As you may already know, Apple Inc. has launched a new MacBook and MacBook Pro, at their October 10th Event. Seeing as the PowerBook G4 I was previously using had been getting long in the tooth, I decided to pick one up.
The first thing you’ll notice out of the box is that the new MacBook has the impression of being much more solid than the previous ones. This can be chalked up to Apple’s brand new unibody design process, where the main body of the notebook is carved from a solid block of aluminum. Another thing to note is that the MacBook looks significantly thinner due to the tapered edges of the screen bezel and the body (similar to those found on the MacBook Air and the iPhone 3G).
Open up the laptop and you’ll be presented with a black chicklet keyboard, which actually looks very similar in color contrast to the Titanium PowerBook G4. A new larger touchpad is also visible, but where did the button go? It’s actually still around, and better than ever, but we’ll get to that later.
Move on up to the bezel, and you’ll notice flush glass covered glossy display. Power on the computer and you’ll notice a beautiful LED backlight and a vibrant screen. Using the trackpad, you’ll notice that the bottom of the trackpad clicks down as a hinge. And did I mention that the trackpad was multitouch? Your iPhone gestures also work, such as the pinch and the flick, in many applications. In addition, there are new 3 finger gestures, and 4 finger gestures for Exposé. Go into the Keyboard and Mouse Preferences and you will also have the option of configuring a secondary click area (Windows users: this means you can have your right click back).
In addition, the new MacBook also has a brand new chipset architecture under the hood. Apple decided to eschew the Intel GMA X1300 chipset in favor of a new nVIDIA 9400M chipset with 256MB shared video memory, initially built exclusively for the new MacBook and MacBook Pro. This means that many users that were originally considering going with the MacBook Pro might be able to settle for the MacBook, as it now has enough graphical power for light to moderate use of professional applications. If you’re an actual professional though, the MacBook Pro is still available with a dedicated option, which adds either a 256MB or 512MB 9600M GT video chipset in addition to the 9400M, and you have the option of switching between these 2 based on whether you need power or battery life at a given time.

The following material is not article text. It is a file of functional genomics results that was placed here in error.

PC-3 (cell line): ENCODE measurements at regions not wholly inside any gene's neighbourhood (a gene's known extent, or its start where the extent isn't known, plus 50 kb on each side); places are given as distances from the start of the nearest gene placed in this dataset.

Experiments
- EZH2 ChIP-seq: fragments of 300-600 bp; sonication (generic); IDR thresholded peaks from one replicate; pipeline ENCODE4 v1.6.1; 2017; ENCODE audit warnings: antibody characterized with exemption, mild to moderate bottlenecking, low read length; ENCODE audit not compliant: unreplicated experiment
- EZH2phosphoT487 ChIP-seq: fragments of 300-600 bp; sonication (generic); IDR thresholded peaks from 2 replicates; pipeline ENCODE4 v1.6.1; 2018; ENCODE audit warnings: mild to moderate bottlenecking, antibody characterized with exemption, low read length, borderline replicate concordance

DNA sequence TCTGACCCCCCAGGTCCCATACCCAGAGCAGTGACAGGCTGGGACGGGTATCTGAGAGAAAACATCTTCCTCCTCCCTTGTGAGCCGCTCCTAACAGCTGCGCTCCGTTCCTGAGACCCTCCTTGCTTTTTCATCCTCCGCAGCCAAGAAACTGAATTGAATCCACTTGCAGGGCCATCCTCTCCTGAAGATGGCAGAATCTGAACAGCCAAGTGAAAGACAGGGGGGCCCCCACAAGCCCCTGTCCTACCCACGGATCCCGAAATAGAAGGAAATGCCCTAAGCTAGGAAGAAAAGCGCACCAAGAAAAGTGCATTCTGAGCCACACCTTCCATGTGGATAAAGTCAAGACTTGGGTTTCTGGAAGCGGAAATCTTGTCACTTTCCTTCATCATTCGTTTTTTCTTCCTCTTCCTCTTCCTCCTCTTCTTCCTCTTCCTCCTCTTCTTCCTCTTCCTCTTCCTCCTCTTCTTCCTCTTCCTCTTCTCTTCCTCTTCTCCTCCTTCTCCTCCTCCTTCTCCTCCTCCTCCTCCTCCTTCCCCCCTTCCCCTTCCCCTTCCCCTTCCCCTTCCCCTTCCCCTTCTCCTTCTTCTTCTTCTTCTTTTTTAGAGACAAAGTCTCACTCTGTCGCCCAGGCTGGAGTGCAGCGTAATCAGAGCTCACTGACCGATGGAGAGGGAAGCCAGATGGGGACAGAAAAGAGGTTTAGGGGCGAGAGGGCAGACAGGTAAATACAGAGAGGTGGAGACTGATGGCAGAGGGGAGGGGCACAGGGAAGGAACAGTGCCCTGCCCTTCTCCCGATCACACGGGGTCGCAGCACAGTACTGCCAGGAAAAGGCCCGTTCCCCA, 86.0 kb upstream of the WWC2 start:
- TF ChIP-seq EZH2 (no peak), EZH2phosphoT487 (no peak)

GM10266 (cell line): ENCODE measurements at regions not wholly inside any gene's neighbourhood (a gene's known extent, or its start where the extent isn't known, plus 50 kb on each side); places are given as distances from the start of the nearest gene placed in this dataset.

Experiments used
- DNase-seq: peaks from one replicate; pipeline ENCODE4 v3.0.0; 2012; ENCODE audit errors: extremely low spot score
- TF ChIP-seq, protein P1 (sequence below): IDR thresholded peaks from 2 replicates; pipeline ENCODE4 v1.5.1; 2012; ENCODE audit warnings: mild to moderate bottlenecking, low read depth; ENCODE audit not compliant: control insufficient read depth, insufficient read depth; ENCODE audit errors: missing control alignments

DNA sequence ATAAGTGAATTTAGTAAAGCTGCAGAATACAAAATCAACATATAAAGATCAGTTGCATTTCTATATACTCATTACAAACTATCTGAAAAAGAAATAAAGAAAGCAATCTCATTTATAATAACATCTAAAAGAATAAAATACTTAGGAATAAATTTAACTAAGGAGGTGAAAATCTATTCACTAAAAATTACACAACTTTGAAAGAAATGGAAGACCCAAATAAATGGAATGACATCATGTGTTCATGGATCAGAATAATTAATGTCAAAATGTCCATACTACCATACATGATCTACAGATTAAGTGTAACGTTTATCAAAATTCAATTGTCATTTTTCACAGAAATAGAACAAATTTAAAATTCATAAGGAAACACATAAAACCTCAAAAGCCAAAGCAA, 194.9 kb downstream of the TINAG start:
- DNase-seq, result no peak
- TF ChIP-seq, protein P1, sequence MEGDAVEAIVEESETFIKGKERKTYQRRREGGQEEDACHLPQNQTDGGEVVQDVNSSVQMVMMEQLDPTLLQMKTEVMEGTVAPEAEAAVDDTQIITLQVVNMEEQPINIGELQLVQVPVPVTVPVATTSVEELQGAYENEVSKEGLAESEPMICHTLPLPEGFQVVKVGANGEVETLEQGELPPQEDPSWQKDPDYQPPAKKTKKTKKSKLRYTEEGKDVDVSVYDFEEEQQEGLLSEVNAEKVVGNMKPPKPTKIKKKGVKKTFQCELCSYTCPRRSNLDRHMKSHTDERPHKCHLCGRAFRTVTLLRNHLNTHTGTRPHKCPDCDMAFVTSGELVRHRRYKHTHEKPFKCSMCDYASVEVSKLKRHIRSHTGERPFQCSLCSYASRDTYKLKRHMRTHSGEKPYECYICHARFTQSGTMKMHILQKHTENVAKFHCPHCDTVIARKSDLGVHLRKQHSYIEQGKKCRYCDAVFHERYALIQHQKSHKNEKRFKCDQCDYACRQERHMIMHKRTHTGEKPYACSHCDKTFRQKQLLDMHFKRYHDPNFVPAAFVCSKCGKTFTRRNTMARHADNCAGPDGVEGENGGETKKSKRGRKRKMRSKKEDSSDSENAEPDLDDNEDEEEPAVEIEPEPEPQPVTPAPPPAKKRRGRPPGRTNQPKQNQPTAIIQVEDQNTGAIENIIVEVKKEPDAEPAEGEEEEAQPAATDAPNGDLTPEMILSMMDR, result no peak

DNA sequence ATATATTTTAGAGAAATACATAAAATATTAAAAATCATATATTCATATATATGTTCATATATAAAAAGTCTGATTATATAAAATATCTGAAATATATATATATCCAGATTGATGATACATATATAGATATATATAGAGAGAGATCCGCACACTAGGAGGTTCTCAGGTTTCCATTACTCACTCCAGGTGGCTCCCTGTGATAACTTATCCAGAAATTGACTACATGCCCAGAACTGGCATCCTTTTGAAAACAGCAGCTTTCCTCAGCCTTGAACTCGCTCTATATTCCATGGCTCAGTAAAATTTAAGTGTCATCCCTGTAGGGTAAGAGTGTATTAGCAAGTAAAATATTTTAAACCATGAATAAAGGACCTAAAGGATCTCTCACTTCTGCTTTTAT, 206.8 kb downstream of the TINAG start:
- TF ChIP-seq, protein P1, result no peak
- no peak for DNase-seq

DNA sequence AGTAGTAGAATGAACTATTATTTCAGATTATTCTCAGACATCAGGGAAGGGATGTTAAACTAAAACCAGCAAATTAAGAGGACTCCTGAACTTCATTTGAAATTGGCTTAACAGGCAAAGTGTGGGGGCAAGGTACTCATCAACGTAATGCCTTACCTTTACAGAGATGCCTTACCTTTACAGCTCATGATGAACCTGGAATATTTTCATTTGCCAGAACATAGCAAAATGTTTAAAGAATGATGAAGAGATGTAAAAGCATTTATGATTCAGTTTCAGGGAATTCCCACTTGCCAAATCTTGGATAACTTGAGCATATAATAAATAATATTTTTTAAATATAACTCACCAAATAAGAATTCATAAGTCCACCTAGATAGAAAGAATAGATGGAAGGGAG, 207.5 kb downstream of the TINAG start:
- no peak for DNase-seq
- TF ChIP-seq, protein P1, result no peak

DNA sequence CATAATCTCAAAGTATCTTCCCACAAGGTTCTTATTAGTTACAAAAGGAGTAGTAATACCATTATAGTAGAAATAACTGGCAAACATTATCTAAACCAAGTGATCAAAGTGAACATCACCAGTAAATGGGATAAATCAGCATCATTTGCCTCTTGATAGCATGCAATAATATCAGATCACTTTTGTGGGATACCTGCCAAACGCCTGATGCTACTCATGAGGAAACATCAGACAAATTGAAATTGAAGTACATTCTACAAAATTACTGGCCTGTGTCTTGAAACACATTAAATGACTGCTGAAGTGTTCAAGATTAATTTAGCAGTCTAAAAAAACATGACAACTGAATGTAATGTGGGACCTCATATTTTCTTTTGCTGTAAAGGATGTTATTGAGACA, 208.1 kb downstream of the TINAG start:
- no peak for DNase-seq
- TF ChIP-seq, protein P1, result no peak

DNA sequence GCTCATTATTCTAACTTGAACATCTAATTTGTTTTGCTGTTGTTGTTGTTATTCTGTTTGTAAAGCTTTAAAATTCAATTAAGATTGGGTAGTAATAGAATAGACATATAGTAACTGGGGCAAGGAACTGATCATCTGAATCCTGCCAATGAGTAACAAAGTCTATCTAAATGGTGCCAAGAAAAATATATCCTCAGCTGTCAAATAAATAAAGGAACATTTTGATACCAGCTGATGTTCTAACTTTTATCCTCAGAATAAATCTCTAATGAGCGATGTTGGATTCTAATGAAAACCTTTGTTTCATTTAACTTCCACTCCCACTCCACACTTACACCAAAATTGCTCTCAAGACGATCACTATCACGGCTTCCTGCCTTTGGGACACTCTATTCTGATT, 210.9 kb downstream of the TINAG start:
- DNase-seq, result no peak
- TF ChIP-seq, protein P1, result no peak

Another feature new to the MacBook, but previously available in the Pro, is the ambient light sensor. This works remarkably well, if anything, possibly too well (as this new sensor responds IMMEDIATELY upon a change, even really small changes in light, so don’t be surprised if the sun comes out and all of a sudden the screen lights up). If you get the 2.4GHz MacBook or better, you’ll also get a backlit keyboard.
Unfortunately, the new MacBook is not perfect, at least not for some people. While I personally love the glass display, people who want a matte option, have no choice. None of the new MacBooks are available with matte displays.
The second thing that might annoy people is the multitouch touchpad. While I personally don’t find it much different than the one button touchpad on older MacBooks in terms of usage, I’m sure there will be some people that will have trouble with it. Also, you may find that you have to handle the touchpad a bit differently to ensure that clicks register properly, if you’re the type that uses your whole thumb to depress the button. I’ve also noticed that sometimes I’ll accidentally perform the pinch gesture when I’m not paying attention. Still, I personally find the new touchpad a vast improvement over the old one.
The third thing that will be a deal breaker for many people, especially in the professional segment, is that FireWire 400 was axed, so no FireWire on the MacBook, and the MacBook Pro’s FireWire connectivity is now limited to one FW 800 connector. So if you have a FireWire camera and were looking at buying a MacBook, too bad, you’re shelling out an extra $700 for the Pro. If you’re the type that has a camera connected to FW 400 while writing to a hard disk enclosure on FireWire 800, too bad, it’s not happening. That said, for me, these weren’t deal breakers, so I went for the MacBook.
All in all, if you can live with the compromises you have to make with the new MacBook, which I would say 80% of Apple’s market can, you will more than likely be happy with the new MacBook or MacBook Pro. If not, the old MacBook can be had for as little as $999 brand, and the old MacBook Pro as low as $1700, so it might be best to pick one of those up and wait to see if and how Apple addresses these issues.